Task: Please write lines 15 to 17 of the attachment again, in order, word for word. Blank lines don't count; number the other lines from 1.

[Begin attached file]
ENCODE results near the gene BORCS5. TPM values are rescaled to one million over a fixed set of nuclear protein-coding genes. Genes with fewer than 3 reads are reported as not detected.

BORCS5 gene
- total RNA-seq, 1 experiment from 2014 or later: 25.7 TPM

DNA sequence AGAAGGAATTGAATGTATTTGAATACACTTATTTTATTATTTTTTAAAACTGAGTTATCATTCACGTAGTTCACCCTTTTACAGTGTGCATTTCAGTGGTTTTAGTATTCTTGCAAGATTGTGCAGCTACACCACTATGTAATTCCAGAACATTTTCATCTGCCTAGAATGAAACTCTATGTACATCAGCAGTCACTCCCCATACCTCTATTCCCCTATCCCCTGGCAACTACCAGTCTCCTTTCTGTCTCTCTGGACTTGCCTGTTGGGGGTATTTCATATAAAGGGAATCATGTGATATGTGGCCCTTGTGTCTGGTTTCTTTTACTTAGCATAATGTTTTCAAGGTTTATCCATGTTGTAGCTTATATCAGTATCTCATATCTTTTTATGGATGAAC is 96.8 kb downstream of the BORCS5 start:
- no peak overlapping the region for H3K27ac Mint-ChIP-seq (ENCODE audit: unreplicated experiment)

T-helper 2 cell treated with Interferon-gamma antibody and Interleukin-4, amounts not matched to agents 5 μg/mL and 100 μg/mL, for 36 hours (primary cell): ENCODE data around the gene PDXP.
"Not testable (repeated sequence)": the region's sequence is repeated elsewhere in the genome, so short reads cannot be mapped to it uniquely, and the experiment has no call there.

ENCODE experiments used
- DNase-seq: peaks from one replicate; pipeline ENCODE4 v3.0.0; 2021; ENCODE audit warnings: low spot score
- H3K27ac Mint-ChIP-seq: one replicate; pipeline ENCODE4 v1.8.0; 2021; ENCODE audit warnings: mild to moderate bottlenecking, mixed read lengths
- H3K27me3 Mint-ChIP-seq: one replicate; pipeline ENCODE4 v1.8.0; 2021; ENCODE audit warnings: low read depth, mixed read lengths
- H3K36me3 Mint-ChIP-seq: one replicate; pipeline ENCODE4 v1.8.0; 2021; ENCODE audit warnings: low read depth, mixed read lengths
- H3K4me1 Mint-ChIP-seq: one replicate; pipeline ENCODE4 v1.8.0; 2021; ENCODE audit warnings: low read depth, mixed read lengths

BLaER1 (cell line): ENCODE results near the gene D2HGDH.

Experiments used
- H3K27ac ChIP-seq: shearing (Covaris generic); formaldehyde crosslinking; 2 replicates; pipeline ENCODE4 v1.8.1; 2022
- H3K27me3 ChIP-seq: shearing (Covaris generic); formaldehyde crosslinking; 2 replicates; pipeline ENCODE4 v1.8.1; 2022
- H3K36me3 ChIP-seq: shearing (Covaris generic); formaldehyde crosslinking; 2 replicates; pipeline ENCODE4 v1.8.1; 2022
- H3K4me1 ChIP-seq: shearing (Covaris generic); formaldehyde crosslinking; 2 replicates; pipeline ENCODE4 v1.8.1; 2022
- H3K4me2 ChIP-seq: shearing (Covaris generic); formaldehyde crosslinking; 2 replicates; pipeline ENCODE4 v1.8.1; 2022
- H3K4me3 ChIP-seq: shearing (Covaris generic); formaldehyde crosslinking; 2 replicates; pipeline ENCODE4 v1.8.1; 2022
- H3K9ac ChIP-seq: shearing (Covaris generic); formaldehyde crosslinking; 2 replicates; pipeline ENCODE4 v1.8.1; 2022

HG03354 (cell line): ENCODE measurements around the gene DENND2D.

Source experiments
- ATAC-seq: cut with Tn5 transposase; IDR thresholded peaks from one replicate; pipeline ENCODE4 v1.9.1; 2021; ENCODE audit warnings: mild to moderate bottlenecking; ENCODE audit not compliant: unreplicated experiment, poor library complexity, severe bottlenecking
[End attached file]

Experiments used
- H3K27ac ChIP-seq: shearing (Covaris generic); formaldehyde crosslinking; 2 replicates; pipeline ENCODE4 v1.8.1; 2022
- H3K27me3 ChIP-seq: shearing (Covaris generic); formaldehyde crosslinking; 2 replicates; pipeline ENCODE4 v1.8.1; 2022